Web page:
13. Do not go into the dark. Have a crisis communications plan and be prepared to use it.
  14. Keep your social media outreach up-to-date. If/when a crisis strikes be prepared to address issues head-on. Make sure your posts & tweets are relevant to the issue at hand.

Not certain your new initiative serves your better purpose?

Test it before you launch!

I would love to hear your thoughts on ways to ensure your communications integrity and success.

Interested in a CS&I Marketing Communications Template? Contact me at


AJFF 2012 soars above the ‘social media noise’

Let’s face it – the more important  social media becomes to marketing special events, the more difficult it is to be heard above the ‘social media noise.’

The AJFF 2012 is scheduled to start for February 8th. Incredible that more than 21,000 tickets sold in the first two weeks of sales!

How is the film festival getting above the noise? A focused year-round marketing plan topped with strong social media is key.

AJFF communication strategies consist of a blend of online buzz with compelling content for social media websites and consistent outreach to secure coverage in the news.

To ensure that the AJFF team reached its communications objectives to cultivate diverse audiences, increase awareness and enhance coverage, the marketing committee held brainstorming sessions and developed a social media content calendar.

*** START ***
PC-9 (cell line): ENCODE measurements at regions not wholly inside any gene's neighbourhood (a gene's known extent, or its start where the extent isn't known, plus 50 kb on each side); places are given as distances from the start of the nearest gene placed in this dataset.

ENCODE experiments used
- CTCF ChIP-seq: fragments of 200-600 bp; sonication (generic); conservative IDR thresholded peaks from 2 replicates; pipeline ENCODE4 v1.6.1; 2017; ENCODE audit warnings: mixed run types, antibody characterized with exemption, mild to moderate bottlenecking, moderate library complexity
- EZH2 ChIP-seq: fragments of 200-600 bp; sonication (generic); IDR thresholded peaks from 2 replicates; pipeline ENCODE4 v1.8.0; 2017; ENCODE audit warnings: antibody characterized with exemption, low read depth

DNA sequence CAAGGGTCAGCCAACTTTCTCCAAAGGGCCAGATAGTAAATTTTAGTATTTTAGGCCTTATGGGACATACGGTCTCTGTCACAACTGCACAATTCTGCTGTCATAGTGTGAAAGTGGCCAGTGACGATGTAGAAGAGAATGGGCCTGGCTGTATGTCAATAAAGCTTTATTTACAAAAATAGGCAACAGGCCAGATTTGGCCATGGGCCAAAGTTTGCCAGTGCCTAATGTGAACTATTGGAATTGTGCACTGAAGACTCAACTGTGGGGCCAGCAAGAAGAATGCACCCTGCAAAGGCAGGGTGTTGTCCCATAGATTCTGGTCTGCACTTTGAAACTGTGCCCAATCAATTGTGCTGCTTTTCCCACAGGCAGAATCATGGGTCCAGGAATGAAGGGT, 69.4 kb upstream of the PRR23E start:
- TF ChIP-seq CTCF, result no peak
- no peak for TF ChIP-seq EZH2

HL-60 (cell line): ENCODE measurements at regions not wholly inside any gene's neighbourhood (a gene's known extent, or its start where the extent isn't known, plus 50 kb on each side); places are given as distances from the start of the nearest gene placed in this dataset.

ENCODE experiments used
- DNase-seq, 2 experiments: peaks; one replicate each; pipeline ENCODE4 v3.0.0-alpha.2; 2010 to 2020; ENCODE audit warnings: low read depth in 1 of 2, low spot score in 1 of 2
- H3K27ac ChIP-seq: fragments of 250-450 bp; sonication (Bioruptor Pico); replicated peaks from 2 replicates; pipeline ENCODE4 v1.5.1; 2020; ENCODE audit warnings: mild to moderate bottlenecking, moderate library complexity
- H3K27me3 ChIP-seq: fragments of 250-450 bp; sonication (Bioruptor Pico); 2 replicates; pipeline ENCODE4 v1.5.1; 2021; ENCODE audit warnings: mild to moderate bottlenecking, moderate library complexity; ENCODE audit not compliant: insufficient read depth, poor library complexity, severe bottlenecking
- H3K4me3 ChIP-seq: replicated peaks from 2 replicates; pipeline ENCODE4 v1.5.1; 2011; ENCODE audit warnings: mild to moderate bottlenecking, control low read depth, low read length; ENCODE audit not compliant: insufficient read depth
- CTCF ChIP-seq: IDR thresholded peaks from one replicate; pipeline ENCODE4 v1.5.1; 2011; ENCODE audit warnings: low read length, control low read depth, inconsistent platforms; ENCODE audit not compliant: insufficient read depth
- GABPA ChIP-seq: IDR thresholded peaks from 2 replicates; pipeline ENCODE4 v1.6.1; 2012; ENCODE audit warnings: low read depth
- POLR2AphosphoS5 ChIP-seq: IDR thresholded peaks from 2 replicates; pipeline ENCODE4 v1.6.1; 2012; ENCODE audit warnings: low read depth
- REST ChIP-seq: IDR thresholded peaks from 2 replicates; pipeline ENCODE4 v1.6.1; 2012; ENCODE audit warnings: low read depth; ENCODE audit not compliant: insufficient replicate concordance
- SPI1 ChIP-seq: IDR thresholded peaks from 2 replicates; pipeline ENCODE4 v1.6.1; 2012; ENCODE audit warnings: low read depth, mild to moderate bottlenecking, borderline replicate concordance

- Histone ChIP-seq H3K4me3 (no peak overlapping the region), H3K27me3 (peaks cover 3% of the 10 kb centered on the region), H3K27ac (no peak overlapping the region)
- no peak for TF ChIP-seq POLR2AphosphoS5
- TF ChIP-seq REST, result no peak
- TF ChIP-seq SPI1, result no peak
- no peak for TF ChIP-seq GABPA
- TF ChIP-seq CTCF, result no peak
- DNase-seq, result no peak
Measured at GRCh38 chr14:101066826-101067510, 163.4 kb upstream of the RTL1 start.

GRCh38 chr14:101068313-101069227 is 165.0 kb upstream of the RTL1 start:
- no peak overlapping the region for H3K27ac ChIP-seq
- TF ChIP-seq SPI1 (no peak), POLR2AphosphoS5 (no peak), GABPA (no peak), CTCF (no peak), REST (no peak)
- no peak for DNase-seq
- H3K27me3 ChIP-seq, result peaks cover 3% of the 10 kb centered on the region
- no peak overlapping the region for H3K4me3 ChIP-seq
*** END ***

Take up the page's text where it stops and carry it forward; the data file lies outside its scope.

AJFF 2012 Facebook page is visually compelling. I’m one of the more than 1500 people who have liked the page. Each day I get engaging posts with tickler descriptions of different films including video-clip trailers and reminders to purchase tickets.

AJFF website is geared to provide information on films, location of theatres and ticket sales. The online media center contains press releases and press kits – everything bloggers, reporters and twitter influentials need. Contact information is visible. Email queries and phone calls are answered promptly.

In an earlier post Promoting a Film Festival in 3 weeks! I describe marketing tools to use to increase the buzz and ticket sales for a film festival.

If you would like a copy of my film festival PR template, please contact me at

Special thanks to Brad Pilcher and Shayne Walsey, AJFF communication co-chairs and Kendel White from Weber Shandwick for their hard work to make AJFF 2012 a communications success.

Now, if you will excuse me I need to finish ordering my tickets for the festival before they’re sold out!